One photo, such as it is.
Farmer launches home-made sub
A Chinese farmer has completed a successful maiden voyage in his home-made one man submarine.
Tao Xiangli, 34, a migrant worker in Beijing with only a primary school education, spent 18 months making the 1.5m high, 6.5m long sub.
He tested it by taking it down to the bottom of a local river and staying there for nearly five minutes, reports the Legal Evening Post.
He greeted onlookers with a triumphant V-sign as he opened the hatch after returning to the surface.
Tao said he made the battery-powered submarine without any expert advice for about £2,700: "I made it bit by bit, purely out of my imagination," he explained.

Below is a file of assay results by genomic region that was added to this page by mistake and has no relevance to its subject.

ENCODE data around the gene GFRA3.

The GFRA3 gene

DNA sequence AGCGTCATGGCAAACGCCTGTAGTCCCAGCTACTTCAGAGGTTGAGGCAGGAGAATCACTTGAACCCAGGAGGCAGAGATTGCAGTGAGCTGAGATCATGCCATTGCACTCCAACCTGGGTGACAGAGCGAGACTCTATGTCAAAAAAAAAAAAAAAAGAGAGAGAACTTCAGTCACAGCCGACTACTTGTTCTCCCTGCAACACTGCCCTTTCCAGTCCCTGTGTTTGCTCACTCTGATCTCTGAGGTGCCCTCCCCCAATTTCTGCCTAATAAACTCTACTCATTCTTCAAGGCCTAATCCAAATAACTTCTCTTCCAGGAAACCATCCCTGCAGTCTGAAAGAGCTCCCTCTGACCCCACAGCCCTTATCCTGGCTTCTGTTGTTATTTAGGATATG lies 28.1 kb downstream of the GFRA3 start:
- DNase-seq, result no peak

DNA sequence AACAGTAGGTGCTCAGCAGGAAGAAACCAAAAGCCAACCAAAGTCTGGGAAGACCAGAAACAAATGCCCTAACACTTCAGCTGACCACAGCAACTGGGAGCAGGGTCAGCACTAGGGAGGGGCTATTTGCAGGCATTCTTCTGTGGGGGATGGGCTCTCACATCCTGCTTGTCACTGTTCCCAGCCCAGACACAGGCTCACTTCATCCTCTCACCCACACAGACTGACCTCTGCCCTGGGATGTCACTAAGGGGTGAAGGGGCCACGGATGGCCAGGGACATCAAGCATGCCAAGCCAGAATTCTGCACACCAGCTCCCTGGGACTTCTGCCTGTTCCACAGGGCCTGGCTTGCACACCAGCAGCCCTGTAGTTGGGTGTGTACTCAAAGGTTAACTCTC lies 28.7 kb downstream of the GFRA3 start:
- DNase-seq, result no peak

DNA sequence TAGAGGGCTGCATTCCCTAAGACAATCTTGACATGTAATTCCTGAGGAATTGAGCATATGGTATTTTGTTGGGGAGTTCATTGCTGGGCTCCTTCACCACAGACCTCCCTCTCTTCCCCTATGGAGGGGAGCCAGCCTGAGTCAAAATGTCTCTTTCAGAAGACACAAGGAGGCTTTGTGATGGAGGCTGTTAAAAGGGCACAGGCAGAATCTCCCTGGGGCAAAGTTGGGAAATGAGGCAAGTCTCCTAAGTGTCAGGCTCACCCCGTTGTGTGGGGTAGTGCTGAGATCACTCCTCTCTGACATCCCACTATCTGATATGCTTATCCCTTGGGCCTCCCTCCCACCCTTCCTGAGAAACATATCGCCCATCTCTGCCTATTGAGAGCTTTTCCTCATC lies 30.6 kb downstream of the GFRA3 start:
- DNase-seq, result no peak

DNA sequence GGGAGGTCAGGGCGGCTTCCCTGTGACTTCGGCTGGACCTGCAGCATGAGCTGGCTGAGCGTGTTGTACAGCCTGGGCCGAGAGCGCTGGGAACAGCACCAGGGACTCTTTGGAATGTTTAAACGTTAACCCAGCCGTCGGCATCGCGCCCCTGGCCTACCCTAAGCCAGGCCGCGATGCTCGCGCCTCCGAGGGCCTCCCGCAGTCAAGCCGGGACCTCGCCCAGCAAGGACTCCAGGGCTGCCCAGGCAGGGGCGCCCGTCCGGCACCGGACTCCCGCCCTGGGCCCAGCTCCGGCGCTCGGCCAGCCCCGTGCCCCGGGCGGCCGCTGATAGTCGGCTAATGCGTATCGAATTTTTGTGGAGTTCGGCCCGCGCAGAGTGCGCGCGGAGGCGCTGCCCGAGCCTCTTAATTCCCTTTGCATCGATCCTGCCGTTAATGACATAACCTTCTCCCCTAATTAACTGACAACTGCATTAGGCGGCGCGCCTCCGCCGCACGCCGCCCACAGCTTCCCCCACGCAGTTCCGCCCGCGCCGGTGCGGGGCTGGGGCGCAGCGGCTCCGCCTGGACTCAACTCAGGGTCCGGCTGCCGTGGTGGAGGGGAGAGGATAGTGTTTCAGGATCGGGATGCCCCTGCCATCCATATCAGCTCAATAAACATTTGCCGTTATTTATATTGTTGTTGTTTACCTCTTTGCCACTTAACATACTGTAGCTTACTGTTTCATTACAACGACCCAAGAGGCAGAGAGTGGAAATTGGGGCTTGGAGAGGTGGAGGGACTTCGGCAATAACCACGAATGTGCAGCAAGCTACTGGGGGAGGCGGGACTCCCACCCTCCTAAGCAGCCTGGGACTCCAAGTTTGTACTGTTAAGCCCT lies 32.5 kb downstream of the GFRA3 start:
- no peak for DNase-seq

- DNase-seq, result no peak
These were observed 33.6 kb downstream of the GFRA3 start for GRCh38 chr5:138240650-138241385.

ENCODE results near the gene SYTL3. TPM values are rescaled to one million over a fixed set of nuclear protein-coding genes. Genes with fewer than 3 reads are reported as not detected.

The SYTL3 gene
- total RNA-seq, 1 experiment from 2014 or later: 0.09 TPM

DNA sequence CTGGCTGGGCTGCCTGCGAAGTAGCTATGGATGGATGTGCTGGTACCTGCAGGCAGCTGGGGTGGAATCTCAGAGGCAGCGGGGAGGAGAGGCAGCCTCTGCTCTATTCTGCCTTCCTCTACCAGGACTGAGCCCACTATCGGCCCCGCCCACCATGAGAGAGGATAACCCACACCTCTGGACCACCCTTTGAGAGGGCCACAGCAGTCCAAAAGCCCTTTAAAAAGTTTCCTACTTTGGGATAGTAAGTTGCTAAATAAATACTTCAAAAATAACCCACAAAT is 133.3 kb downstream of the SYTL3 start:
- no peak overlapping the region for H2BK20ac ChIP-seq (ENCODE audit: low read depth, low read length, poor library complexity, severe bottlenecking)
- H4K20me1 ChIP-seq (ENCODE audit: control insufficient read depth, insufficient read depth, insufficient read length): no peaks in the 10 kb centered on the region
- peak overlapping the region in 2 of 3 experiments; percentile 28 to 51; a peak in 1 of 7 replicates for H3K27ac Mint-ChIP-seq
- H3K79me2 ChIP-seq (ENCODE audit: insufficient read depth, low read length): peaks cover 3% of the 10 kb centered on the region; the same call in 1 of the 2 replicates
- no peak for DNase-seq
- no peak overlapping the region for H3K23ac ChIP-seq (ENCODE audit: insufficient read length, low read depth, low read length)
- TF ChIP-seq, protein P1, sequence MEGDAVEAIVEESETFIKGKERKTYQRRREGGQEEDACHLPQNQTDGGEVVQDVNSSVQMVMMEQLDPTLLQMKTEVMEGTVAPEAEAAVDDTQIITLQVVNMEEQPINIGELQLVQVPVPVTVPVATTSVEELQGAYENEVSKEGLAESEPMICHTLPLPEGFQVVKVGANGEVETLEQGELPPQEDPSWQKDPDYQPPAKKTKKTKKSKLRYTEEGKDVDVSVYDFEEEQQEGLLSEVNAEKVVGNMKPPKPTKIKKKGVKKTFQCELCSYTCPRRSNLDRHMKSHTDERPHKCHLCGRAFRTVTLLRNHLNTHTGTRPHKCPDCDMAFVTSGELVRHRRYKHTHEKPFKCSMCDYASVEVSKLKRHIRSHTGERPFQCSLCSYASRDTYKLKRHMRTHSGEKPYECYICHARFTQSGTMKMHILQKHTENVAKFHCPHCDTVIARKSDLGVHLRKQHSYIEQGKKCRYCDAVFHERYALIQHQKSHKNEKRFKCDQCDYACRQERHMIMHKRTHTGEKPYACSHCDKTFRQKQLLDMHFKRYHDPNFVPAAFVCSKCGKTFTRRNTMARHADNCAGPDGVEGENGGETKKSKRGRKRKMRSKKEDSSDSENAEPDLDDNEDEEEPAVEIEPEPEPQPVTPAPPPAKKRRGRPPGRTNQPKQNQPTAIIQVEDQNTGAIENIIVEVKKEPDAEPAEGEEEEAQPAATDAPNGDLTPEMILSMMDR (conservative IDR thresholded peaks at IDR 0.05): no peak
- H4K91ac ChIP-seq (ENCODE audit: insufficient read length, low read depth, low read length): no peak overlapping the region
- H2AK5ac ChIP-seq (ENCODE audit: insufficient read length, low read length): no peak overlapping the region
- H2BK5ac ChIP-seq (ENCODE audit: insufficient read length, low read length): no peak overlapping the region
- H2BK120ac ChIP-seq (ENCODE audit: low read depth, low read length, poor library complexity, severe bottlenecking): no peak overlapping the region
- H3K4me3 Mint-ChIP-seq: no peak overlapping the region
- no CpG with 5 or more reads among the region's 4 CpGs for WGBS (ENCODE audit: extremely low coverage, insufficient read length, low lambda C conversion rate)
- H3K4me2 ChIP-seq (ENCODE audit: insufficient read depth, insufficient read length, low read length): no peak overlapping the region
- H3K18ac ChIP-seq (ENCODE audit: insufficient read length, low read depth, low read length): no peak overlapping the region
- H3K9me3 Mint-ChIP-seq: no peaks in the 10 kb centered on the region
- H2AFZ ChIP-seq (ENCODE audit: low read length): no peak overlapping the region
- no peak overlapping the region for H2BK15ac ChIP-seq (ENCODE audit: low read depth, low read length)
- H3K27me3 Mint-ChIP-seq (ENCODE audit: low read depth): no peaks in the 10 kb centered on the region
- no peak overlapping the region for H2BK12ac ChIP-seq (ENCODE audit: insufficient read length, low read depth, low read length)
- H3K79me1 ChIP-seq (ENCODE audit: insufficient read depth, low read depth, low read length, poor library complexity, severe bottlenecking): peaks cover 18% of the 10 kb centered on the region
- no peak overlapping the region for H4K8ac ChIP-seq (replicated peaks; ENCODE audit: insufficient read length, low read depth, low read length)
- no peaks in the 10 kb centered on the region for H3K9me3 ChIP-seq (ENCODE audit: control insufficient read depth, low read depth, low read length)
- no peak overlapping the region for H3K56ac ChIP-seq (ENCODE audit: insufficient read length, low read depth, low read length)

Most of the parts came from flea markets. The sonar was improvised from a stethoscope, while the periscope is made out of an old camera.
The body of the submarine is made out of five oil drums. The cone-shaped head is stuffed with rocks and sand to help it submerge while a propeller at the rear gives it thrust.
Four directional controllers allow movement forwards and backwards, right and left, and upward and downward.
"The principle is very easy. The submarine bottom has two holes, which are closed when it's floating," he said.
"When the holes are open, water can flow in and the submarine can go down. If it needs to rise up again, I only need to press the air into the bottom space to dispel the water out."